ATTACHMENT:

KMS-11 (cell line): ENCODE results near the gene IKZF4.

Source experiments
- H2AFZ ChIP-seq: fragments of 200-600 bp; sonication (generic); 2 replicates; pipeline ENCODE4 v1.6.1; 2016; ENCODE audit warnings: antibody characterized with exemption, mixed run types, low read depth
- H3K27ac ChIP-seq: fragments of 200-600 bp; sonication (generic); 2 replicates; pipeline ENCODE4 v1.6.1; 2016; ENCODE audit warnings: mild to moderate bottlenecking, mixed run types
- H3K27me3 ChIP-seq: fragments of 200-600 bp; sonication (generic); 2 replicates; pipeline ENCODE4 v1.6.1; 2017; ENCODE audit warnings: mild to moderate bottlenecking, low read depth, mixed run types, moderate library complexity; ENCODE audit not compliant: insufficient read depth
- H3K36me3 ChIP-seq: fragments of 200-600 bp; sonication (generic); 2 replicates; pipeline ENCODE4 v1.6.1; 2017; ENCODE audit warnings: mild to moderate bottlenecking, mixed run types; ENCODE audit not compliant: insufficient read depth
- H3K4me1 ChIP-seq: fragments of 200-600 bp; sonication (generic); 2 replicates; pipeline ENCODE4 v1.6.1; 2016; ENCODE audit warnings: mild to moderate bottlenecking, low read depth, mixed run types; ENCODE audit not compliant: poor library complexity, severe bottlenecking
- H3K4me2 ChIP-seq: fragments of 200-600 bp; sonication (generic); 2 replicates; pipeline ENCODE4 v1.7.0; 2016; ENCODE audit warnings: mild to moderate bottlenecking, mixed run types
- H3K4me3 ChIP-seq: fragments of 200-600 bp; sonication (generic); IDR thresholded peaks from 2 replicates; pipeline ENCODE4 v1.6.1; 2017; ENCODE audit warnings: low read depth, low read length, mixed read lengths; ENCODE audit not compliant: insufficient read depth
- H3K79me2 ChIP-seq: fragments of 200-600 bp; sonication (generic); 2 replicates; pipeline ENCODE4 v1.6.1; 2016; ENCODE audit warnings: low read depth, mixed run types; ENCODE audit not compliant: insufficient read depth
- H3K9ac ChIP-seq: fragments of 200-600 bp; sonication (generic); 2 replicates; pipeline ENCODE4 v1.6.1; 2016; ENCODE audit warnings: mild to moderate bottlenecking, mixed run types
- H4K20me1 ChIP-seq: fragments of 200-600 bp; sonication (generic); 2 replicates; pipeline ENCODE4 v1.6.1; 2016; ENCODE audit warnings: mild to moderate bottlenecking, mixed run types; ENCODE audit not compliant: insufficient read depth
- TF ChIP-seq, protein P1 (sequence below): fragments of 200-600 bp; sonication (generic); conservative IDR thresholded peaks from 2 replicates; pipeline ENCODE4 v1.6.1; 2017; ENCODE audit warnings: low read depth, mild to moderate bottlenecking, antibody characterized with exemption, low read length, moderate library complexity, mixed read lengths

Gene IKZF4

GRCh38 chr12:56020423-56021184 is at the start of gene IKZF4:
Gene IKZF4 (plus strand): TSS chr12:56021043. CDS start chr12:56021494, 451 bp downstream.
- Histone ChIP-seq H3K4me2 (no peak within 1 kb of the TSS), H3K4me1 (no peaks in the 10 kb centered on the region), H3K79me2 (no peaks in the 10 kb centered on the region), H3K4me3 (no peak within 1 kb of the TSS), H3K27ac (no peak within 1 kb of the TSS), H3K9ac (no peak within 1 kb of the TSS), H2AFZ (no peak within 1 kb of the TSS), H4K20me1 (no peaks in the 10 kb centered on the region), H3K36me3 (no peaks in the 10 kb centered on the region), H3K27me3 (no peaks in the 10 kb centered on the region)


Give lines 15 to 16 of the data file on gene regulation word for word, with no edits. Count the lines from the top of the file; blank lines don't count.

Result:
GRCh38 chr12:56020423-56021184 is at the start of gene IKZF4:
Gene IKZF4 (plus strand): TSS chr12:56021043. CDS start chr12:56021494, 451 bp downstream.